And the argument has always been in favor of those who argue for sanctions and say we need to actually punish Russia and make her pay a price. These policies will lead to some result; they will actually make Russia change its course. And to the extent that this does not occur, it encourages those in the West who call for a review of policies and attitudes. Those voices are actually much stronger now than they were three or four years ago. After looking at the results, specifically, of the German and Italian elections, where groups that have generally been skeptical of hostility toward Russia have gained a great deal, a considerable weight in parliament.

Russian President Vladimir Putin attends the concert and meeting celebrating the first anniversary of Crimea’s reunification with Russia, at Manezhnaya Square in Moscow - Sputnik International
World Leaders Congratulate Putin on Re-Election
Sputnik: How do you think we are going to see the development of European rhetoric toward Moscow and what, if any, changes do you think we can expect as far as the Ukrainian crisis?

Nicolai Petro: The Ukraine is entering, they’ve already entered, I would say, its electoral cycle. A lot of the recent detentions of people associated with the Minsk accords, I’m talking about the arrest of General Ruban, the anticipated detention of Hero of Ukraine Savchenko and, more importantly, the broader constituencies in the opposition that are linked to them, people like Yulia Timoshenko and Viktor Medvedchuk are going to be. The current regime in Kiev is going to try to tarnish all of the opposition and try to cast all of the opposition to the current presidency as simply agents of the Kremlin. That process has already begun in anticipation of what will probably be elections in March for the presidency and then in the early fall in the Ukrainian parliament. So, I foresee even greater hostilities, greater tensions and greater popular suffering, I would say, in Ukraine as the economic consequences of cutting off ties with Russia increasingly burden the Ukrainian economy.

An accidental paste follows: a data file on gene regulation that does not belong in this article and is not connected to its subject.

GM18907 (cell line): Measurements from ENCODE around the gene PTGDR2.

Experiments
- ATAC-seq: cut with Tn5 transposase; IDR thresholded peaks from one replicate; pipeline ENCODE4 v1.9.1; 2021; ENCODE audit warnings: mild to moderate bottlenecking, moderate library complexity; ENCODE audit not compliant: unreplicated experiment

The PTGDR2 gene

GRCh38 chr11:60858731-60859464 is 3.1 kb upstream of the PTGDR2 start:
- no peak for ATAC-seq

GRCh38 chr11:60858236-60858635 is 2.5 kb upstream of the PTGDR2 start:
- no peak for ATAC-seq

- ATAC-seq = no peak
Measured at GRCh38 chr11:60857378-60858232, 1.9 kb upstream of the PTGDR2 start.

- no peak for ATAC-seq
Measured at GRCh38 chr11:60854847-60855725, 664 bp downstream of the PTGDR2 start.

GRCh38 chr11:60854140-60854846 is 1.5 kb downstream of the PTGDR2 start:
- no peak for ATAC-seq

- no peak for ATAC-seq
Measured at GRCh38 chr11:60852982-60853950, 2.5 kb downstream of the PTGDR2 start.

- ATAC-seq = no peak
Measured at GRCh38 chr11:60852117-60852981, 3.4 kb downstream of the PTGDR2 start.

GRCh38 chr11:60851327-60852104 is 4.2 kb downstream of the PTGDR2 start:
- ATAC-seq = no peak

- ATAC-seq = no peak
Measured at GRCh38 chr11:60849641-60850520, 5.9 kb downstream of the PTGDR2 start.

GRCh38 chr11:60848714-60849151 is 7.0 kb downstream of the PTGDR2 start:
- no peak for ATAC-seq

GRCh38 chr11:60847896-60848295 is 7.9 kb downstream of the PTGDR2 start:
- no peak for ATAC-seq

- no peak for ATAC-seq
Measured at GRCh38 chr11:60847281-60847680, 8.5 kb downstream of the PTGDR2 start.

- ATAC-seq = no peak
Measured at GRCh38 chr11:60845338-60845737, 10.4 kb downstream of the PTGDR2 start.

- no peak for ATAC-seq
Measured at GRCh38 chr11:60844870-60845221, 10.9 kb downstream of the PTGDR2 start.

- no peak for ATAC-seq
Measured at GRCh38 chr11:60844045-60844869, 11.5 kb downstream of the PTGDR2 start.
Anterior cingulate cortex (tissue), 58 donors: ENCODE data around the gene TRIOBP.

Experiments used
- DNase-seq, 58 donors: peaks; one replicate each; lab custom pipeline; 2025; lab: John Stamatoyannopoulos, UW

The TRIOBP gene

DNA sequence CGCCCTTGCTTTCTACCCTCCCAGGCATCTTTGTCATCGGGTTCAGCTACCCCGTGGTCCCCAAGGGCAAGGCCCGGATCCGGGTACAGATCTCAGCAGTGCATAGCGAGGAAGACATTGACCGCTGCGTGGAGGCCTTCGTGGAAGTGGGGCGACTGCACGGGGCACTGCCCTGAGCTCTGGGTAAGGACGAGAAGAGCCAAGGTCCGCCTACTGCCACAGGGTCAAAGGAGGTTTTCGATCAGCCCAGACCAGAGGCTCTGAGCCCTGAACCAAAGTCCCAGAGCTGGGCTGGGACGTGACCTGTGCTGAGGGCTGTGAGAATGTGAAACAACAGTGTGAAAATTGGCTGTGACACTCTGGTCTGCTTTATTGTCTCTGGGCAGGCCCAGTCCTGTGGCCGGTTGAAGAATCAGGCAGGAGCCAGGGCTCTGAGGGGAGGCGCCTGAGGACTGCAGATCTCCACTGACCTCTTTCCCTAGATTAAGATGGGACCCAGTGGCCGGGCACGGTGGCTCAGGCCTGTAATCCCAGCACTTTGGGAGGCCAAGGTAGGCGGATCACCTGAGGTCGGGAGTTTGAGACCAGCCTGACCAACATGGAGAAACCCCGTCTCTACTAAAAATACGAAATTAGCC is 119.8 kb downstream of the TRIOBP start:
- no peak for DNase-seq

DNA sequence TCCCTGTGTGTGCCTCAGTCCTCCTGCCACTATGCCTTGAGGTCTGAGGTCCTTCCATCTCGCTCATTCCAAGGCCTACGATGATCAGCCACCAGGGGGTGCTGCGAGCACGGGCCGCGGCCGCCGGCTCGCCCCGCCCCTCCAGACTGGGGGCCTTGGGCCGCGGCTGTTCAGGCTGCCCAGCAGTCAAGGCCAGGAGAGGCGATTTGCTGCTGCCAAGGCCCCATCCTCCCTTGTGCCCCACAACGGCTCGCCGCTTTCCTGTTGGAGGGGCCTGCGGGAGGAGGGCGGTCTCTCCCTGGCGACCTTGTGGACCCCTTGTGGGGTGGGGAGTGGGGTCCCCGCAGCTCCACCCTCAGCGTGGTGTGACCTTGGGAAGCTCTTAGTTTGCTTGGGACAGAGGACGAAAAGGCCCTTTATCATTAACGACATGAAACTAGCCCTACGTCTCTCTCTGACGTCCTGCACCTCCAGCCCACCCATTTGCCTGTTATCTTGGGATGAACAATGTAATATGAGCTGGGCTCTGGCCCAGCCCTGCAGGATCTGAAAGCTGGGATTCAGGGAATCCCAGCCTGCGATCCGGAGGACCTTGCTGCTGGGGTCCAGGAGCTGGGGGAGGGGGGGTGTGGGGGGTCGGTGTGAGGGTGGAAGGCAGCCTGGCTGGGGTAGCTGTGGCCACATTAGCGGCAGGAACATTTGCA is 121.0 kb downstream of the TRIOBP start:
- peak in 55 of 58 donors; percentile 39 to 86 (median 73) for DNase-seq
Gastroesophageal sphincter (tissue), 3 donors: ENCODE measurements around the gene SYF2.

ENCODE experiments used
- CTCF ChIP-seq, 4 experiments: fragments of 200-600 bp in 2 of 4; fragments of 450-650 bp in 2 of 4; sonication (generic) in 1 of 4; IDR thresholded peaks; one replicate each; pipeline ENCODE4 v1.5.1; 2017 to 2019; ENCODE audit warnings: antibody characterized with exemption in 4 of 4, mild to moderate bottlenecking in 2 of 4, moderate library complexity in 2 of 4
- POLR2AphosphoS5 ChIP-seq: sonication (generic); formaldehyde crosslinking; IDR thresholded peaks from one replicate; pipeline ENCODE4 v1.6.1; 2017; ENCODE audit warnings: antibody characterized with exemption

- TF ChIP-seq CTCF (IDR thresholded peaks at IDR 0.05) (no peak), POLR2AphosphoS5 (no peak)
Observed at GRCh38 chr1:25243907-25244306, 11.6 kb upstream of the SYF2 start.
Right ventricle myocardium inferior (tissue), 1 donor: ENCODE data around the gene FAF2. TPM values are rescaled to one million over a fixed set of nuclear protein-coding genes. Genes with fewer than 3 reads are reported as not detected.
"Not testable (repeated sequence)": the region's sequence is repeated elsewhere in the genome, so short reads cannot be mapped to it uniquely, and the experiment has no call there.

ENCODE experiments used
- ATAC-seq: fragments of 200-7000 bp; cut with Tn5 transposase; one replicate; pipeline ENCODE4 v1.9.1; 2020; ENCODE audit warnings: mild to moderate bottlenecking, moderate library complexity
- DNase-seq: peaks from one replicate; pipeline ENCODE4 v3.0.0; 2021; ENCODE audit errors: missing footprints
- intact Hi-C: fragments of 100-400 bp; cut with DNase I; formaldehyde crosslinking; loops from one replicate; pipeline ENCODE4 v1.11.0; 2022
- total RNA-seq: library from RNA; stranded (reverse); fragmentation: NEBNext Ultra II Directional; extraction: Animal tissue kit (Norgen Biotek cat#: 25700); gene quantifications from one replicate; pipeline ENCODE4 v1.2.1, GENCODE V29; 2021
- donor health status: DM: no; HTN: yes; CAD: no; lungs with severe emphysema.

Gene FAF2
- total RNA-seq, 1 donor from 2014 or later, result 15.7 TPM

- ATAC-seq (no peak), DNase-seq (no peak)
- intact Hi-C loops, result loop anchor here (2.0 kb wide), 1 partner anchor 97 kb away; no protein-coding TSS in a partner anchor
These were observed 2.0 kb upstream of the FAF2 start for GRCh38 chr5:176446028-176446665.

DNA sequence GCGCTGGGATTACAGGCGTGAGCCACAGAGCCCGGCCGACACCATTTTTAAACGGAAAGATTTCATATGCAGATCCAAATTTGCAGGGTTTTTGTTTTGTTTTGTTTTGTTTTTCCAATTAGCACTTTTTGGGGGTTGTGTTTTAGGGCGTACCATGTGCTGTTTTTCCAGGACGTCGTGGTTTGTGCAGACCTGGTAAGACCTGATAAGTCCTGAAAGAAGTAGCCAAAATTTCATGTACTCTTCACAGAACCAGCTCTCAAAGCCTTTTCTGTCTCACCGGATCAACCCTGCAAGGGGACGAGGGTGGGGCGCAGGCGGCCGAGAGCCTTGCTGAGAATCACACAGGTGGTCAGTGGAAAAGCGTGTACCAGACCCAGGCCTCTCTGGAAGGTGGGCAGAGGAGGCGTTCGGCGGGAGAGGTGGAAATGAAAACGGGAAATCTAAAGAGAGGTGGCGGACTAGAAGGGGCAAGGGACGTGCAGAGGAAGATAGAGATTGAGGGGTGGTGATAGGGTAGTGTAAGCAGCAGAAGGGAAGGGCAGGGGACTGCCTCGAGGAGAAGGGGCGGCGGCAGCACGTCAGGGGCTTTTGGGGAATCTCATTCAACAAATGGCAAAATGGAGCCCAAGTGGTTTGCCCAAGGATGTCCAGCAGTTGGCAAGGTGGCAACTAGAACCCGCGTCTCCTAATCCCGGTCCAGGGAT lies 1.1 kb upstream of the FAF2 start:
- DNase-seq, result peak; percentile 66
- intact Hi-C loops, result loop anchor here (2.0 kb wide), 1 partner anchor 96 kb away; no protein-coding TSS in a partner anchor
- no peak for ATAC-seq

READ MORE: Putin Has Coherent, Impressive Plan for Russia’s Development – Kremlin

Sputnik: Right before the elections, Putin came out with his State of the Nation speech and he talked about Russian weaponry. Do you think we are going to see a NATO build up after this and are be basically about to start a new Cold War?

Nicolai Petro: I think we’re already in a new Cold War, rhetorically. There doesn’t seem to be a direct relationship, I think, to the kind of arms race that we had before, because NATO’s already engaged, has committed itself to increasing military spending dramatically. So, that’s already under foot and those kinds of military developments will continue regardless of the rhetoric which will continue to be very hostile.

The views and opinions expressed by Nicolai Petro are those of the speaker and do not necessarily reflect Sputnik's position.